“It’s not an understatement to say that the work in our schools since March of 2020 has been a heavy lift,” Dr. Robins said. “Frankly, it’s been back-breaking. The days were long. The issues were complex. Emotions ran high. But tough times make for tough people, and our community has found that we are the toughest — and the strongest — when we stand together.”

Flickering candles were placed among fall-centric decorations in the Midvalley gymnasium to recognize Suicide Awareness Month and efforts the District is making to reach out to students who are struggling with difficult emotions.

“To us, this light represents the spirit we see in the eyes of our students,” Tingey said. “We care so much about the social and emotional wellness of the children in our schools, and we will continue working hard to make sure the light in our children’s eyes continue to shine bright.”

You’re busy, and want to get involved in your child’s school. Where should you start?

Dr. Angela Wilkinson, Sunrise Elementary Principal.
Dr. Angela Wilkinson, Sunrise Elementary Principal.

It’s been said that parents are their child’s first, and most important, teacher — a truism reinforced by research showing how important a strong school-to-home connection is to student success.

But what does it mean to be involved in your child’s education? Parents are busy and can’t do it all: check the backpack, monitor all of their children’s daily assignments, help with homework, attend school events, and volunteer in the classroom. So, where should they start? What questions should they be asking? How can they make the most of parent-teacher conferences? What barriers, fears, or misunderstandings get in the way of parents and teachers working together to help kids thrive?

Last year, Connect Canyons interviewed some PTA representatives to discuss the many ways families can connect with their neighborhood school.  This year, we decided to get the perspective of a school principal: Sunrise Elementary Principal Dr. Angela Wilkinson.

Speaking from her perspective as a career educator, Dr. Wilkinson shared some of the ways Canyons District schools are building bridges with families. During the pandemic, for example, schools found ways to host parent-teacher conferences remotely, which actually helped boost participation. It’s a time-saving innovation that schools are still putting to use this year.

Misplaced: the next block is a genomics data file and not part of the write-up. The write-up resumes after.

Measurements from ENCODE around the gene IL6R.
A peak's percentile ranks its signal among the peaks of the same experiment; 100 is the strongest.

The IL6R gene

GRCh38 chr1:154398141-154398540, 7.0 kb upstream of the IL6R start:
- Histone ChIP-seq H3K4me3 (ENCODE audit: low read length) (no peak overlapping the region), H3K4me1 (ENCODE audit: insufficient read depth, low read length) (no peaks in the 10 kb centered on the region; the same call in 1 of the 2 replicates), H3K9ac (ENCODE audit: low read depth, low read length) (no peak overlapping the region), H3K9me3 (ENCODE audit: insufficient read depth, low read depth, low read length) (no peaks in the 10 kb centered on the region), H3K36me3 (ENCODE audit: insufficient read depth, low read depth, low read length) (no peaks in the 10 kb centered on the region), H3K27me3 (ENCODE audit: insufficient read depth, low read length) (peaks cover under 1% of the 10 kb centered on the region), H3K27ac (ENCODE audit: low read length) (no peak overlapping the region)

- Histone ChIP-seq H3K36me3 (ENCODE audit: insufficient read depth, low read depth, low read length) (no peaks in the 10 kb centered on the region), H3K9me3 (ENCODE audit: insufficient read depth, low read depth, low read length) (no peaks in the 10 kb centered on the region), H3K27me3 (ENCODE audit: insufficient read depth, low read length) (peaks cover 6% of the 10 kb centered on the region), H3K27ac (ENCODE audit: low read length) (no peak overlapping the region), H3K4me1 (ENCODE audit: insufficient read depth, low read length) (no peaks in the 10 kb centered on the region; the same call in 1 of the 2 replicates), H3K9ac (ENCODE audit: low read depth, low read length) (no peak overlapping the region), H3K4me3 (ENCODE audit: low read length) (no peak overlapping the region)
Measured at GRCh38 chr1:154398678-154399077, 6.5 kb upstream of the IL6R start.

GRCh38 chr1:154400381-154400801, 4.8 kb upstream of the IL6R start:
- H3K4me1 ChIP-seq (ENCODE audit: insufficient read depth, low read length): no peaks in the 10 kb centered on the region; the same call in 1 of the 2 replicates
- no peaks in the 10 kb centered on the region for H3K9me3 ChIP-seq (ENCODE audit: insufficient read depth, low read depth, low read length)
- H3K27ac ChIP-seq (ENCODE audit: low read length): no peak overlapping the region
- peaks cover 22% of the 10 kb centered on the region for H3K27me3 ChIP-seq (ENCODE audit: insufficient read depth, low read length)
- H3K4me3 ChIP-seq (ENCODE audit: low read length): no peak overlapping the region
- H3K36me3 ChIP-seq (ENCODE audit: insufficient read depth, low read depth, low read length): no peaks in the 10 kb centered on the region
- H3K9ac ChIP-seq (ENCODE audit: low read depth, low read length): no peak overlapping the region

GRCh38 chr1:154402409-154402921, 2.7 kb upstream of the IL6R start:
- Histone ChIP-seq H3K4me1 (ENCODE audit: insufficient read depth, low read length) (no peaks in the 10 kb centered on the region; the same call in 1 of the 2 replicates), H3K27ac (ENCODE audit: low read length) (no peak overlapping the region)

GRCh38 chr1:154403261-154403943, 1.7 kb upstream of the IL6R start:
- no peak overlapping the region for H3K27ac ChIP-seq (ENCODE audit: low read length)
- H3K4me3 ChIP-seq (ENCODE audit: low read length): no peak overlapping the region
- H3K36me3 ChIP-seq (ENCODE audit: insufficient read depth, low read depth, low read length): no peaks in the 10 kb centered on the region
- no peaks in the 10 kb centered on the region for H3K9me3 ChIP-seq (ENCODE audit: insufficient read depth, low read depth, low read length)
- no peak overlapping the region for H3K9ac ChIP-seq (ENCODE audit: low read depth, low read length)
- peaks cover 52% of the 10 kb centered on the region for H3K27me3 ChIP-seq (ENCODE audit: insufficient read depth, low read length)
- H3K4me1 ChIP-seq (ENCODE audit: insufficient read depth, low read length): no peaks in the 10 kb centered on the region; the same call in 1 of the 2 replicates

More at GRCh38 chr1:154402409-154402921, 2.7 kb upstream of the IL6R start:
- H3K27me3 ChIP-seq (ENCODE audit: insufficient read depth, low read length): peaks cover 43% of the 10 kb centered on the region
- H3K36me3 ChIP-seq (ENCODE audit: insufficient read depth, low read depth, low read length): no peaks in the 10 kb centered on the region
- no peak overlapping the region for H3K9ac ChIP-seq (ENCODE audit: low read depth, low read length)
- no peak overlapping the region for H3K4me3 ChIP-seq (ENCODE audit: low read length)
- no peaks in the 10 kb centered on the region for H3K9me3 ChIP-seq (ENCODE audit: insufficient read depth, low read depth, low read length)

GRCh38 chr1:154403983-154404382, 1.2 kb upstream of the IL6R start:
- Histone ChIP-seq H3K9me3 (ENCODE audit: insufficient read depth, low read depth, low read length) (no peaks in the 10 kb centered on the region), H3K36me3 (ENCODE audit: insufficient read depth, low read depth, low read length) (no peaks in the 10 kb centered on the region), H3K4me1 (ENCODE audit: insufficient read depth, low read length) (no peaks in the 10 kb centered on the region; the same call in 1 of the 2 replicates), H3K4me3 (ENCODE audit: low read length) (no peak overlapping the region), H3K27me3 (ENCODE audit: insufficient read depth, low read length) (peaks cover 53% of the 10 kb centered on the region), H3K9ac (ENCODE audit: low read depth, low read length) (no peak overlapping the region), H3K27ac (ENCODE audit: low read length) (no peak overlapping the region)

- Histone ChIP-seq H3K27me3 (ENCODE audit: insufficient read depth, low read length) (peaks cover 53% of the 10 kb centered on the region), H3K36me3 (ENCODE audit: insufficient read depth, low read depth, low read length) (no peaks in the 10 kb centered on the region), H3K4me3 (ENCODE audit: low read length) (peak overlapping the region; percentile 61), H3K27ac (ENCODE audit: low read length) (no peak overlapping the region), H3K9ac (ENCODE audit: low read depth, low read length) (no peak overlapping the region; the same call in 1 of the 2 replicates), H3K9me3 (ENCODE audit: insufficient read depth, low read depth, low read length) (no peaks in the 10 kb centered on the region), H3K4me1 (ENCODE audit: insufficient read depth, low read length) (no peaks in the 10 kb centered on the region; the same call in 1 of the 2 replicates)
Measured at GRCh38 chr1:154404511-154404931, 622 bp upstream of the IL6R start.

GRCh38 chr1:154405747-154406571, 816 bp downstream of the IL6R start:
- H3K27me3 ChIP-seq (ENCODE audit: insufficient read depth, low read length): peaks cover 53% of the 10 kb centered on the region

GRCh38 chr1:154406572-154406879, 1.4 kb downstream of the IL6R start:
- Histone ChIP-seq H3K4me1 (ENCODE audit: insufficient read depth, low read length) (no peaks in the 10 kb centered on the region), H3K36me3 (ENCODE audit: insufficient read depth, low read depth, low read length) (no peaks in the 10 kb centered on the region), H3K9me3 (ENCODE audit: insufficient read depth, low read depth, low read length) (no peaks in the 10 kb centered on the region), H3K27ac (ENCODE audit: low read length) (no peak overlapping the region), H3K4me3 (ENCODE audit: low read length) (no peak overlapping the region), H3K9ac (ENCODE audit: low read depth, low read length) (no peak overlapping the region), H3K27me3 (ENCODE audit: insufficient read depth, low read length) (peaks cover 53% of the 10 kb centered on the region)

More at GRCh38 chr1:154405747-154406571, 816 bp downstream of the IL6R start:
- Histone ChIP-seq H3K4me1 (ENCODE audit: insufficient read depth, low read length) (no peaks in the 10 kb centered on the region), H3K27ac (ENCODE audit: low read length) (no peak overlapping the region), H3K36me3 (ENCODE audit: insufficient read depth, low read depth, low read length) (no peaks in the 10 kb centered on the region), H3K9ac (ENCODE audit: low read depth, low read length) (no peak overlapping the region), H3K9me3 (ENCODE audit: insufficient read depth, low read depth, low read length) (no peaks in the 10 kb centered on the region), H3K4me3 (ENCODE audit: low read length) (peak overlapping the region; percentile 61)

Dr. Wilkinson also offered great insight into how parents can focus their efforts, even touching on questions parents should be asking to understand how their children’s learning is progressing so they can better support learning at home.

After all, it’s one thing to help with homework. It’s another to know that your child is missing foundational concepts — such as memorizing “math facts” (addition, subtraction and times tables) — so you can spend your time on what matters most.

“We appreciate parent involvement in the schools. We couldn’t do it without our parent volunteers,” Dr. Wilkinson said. “Last year with our not being to have volunteers in the buildings [due to state COVID19-related health protocols], it’s made you appreciate it even more.”

CSD Makes Plans to Create Own Social-Emotional Learning Curriculum

Canyons Superintendent Dr. Rick Robins at the Tuesday, Sept. 21 meeting of the Canyons Board of Education announced an administrative action to suspend the use of the current social-emotional curriculum being used in Canyons District elementary and middle schools.

While reiterating his support of social-emotional learning, Dr. Robins stressed that the plan isn’t to abandon the teaching of crucial life skills and character traits, but to improve upon the curriculum being used in Canyons’ schools.

The current curriculum, called “Second Step” will be on hold until Tuesday, Oct. 5, when Board members and the Administration can fully discuss the issue after it has been appropriately noticed on a public-meeting agenda.

At that Board meeting, the Administration intends to propose a timeline for the creation of Canyons’ own curriculum by in-house instructional experts.

“Since the onset of the pandemic, with the Board’s and Administration’s steadfast commitment to in-person learning, Canyons District has prioritized not only the physical safety of students but also their social and emotional needs,” Superintendent Dr. Rick Robins says. “This past year has brought new challenges with the spread of new COVID-19 variants and shifting health guidance. But our goal of supporting students’ overall wellness has been consistent throughout, and something I continue to wholeheartedly support.”

The philosophy behind social-emotional learning, which is required by Utah State Board of Education rule, is to engender trust, respect, and unity. But the District is finding that the Second Step curriculum, although supported by many, has links to information that may not meet the community’s expectations and needs.

Pending Board approval, Robins hopes to have an in-house social-emotional curriculum completed by the end of winter break or early January.

More information about CSD’s next steps will be made available after decisions are made about the SEL curriculum that will be provided in CSD schools.